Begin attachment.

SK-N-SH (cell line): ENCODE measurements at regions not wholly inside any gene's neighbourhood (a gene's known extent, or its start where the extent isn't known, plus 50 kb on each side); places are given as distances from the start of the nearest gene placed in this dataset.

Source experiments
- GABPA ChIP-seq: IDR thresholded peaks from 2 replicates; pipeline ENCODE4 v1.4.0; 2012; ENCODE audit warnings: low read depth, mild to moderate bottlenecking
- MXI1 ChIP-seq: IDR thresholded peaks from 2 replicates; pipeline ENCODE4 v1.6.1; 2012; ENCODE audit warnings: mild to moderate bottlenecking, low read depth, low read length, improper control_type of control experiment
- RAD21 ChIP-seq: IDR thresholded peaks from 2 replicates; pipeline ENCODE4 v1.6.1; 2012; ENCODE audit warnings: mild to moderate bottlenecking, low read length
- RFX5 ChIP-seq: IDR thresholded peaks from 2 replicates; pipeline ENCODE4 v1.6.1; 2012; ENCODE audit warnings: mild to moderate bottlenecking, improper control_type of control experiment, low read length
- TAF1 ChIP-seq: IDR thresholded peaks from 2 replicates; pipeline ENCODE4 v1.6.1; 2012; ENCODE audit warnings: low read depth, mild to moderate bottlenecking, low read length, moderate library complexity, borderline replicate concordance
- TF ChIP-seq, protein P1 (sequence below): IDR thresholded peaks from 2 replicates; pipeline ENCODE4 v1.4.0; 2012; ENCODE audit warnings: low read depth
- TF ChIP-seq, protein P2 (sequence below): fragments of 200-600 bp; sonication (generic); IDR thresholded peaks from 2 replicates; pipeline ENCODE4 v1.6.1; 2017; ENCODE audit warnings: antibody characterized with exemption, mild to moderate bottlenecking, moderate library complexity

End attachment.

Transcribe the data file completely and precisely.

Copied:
SK-N-SH (cell line): ENCODE measurements at regions not wholly inside any gene's neighbourhood (a gene's known extent, or its start where the extent isn't known, plus 50 kb on each side); places are given as distances from the start of the nearest gene placed in this dataset.

Source experiments
- GABPA ChIP-seq: IDR thresholded peaks from 2 replicates; pipeline ENCODE4 v1.4.0; 2012; ENCODE audit warnings: low read depth, mild to moderate bottlenecking
- MXI1 ChIP-seq: IDR thresholded peaks from 2 replicates; pipeline ENCODE4 v1.6.1; 2012; ENCODE audit warnings: mild to moderate bottlenecking, low read depth, low read length, improper control_type of control experiment
- RAD21 ChIP-seq: IDR thresholded peaks from 2 replicates; pipeline ENCODE4 v1.6.1; 2012; ENCODE audit warnings: mild to moderate bottlenecking, low read length
- RFX5 ChIP-seq: IDR thresholded peaks from 2 replicates; pipeline ENCODE4 v1.6.1; 2012; ENCODE audit warnings: mild to moderate bottlenecking, improper control_type of control experiment, low read length
- TAF1 ChIP-seq: IDR thresholded peaks from 2 replicates; pipeline ENCODE4 v1.6.1; 2012; ENCODE audit warnings: low read depth, mild to moderate bottlenecking, low read length, moderate library complexity, borderline replicate concordance
- TF ChIP-seq, protein P1 (sequence below): IDR thresholded peaks from 2 replicates; pipeline ENCODE4 v1.4.0; 2012; ENCODE audit warnings: low read depth
- TF ChIP-seq, protein P2 (sequence below): fragments of 200-600 bp; sonication (generic); IDR thresholded peaks from 2 replicates; pipeline ENCODE4 v1.6.1; 2017; ENCODE audit warnings: antibody characterized with exemption, mild to moderate bottlenecking, moderate library complexity